Many thanks for setting up such a wonderful site.
Bill Anderson
John says: If anyone can help Bill send me an email John
 

Weslake Land Speed Record Sidecar Racer

 

Photo Courtesy of Bill Anderson the owner of this Weslake

 
Bill says: The Weslake engine I'm using in the Norton (see bike with number 592) has proved so reliable not to mention fast I've been building a sidecar for land speed racing.  Its a later pushrod engine.  I had it in the Norton to check it out and it ran 125mph at El Mirage.  Plus several other runs all over 120mph.  Again I just thought I'd throw it in for a laugh.  I was at a speedway shop in Garden Grove on Thursday last to get some castor.  He had a nice collection of speedway machines.  One that caught my eye ws a 1930 Rudge 4 valve speedway machine.  I had never seen one before.  I am planning a return trip to have a closer look.  I had the Weslake sidecar to Bonneville a couple of weeks ago and had a wonderful time.  The Weslake ran a best time of 125.715 mph (202.3 Km/h).  A first for it!  It also raised the gas record from 98 mph to 119.668 mph and the fuel record from 101 mph to 117.168 mph.  And best of all nothing broke!
 
 

If anyone else is using an ex speedway engine for another purpose, please email me John   Bill has been in touch again about his drag bike, he has sent the two pictures shown below.

 
 
 
Bill Anderson says: I finally got the sidecar out for the SCTA El Mirage dry lake meet in June.   It failed scrutiny in May.  So changes were made.  Its been out for the June, July and Sept. meets.  The Sept meet was very good.  It picked up its skirt and ran to the tune of 122.240 mph (197 km/h if you are metric).  There is about 15 mph left in it.  Maybe by the end of the year it will do it.  You have to love speedway singles!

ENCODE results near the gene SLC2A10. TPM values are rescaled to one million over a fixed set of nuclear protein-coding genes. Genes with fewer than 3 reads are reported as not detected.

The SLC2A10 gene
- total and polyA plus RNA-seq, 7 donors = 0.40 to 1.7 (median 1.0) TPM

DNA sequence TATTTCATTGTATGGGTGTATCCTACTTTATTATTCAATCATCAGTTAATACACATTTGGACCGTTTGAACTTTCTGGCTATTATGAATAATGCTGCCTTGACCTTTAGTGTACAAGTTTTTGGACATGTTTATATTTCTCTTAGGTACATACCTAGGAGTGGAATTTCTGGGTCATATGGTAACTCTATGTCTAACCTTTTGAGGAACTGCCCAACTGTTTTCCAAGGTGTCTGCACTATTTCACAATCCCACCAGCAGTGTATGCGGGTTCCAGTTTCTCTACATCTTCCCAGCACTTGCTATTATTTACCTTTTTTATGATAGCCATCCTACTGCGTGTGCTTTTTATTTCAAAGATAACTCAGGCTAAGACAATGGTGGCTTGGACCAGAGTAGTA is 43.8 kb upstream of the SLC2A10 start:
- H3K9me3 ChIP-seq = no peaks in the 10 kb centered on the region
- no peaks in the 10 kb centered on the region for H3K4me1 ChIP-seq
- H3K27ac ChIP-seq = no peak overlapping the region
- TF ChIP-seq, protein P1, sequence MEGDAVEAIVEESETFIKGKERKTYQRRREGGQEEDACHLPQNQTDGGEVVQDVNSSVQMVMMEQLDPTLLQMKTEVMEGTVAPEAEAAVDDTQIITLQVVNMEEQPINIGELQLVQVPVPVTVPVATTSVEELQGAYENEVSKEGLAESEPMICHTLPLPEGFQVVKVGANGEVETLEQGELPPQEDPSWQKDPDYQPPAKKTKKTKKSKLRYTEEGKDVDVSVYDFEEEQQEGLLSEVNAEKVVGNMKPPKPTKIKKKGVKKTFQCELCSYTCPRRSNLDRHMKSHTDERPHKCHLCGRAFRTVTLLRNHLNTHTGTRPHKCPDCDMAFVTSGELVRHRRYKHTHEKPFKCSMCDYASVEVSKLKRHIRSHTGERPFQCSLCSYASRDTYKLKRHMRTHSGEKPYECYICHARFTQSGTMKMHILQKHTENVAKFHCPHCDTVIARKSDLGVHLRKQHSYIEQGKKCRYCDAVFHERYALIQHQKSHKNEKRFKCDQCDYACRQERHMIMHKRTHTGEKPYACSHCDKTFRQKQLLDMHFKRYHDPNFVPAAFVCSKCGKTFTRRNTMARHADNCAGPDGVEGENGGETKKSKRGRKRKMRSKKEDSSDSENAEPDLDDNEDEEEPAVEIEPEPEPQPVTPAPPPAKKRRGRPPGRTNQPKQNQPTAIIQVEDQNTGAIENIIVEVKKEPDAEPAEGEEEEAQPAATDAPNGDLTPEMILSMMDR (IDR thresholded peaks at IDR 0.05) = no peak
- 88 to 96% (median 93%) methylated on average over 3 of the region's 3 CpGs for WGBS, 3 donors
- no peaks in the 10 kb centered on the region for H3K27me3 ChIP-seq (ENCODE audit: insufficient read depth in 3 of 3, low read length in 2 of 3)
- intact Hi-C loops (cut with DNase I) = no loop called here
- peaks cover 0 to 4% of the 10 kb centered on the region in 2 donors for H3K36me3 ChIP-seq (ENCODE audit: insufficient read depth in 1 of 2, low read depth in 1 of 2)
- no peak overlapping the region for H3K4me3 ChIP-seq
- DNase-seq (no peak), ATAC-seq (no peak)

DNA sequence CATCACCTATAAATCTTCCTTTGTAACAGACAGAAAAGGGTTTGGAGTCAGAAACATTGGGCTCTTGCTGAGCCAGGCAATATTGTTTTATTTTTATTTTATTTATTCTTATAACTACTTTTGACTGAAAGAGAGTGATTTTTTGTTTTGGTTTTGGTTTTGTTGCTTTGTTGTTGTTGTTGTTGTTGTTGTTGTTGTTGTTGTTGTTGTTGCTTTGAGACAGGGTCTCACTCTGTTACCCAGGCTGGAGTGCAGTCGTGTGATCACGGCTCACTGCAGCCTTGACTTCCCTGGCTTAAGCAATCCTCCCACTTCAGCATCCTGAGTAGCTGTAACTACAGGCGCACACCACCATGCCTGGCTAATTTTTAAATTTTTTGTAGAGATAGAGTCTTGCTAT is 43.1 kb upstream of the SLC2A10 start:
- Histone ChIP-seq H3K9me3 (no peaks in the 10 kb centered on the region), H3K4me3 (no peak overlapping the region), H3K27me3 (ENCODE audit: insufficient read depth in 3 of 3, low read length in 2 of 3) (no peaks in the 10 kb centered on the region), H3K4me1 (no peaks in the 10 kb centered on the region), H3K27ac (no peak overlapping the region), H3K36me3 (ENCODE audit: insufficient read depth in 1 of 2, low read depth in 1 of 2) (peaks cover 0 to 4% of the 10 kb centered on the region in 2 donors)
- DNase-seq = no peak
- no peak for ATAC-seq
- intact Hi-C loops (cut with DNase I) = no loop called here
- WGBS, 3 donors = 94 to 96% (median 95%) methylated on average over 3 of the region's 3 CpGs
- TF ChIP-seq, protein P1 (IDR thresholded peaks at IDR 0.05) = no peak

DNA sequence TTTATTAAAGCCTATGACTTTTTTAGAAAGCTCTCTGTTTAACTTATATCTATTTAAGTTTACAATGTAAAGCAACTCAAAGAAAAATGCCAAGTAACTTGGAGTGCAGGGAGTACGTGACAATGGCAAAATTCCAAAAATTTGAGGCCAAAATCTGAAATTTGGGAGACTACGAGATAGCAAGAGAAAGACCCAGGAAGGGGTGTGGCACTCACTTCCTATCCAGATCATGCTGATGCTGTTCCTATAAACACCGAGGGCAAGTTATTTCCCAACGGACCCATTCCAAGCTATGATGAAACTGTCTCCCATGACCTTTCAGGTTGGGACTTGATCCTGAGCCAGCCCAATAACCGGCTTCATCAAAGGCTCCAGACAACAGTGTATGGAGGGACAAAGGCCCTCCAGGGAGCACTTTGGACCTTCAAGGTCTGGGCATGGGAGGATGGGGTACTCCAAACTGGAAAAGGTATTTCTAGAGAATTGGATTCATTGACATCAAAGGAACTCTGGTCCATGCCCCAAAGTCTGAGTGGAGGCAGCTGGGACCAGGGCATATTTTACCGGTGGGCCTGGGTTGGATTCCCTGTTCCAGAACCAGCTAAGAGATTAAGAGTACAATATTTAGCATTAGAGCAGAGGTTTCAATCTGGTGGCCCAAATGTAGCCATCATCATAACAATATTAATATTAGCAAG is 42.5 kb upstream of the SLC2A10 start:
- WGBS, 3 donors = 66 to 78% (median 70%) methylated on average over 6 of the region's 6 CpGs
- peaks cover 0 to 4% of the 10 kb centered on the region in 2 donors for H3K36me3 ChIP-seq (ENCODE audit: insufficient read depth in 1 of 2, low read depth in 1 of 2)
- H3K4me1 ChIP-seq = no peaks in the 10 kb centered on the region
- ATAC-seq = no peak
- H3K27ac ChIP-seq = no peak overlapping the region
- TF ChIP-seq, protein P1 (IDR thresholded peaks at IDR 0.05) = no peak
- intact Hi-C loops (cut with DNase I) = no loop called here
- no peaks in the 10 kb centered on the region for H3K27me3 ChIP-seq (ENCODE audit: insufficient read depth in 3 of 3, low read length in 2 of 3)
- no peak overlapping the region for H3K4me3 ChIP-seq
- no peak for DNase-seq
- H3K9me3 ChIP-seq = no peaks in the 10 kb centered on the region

John says: Thanks Bill for the photos.  Looking at the above pic I note that you lie down on the job! 
 

 

Weslake Engine For Sale

 
 

Weslake engine for sale ex Anders Michanek. email Tommy for details

 

 

Old Frame in Republic of Ireland

 

Courtesy of Bill Anderson

 
Bill Anderson says: Hello John, I stumbled across this old photo I took when living in Dun Laoghaire many years ago.  Since "discovering" your site it was rattling around in my head.  I know it's an ancient speedway frame.  The front wheel is not part of it (obviously!).  It came out of the basement of a house in Mount St., Dublin in the early 70s.  The house was to be demolished so I "rescued" it rather than see it go to the dump.  I can't remember what I did with it.  I think I gave it to a friend when I left Ireland and I think he still has it.  I must give him a shout and find out.  Just thought you might like to have it for your files.
Bill
Hi Bill I think the frame is a 1940's Jap? some riders used a grasstrack front wheel hence the brakedrum.  I can remember Newcastle rider Russ Dent using a front wheel like this one and that was in the 1960's so maybe the frame is 40's but the front wheel is later.  If your friend still has the bike ask him to take a few more pictures.
John
 

 

Vintage Bike Auction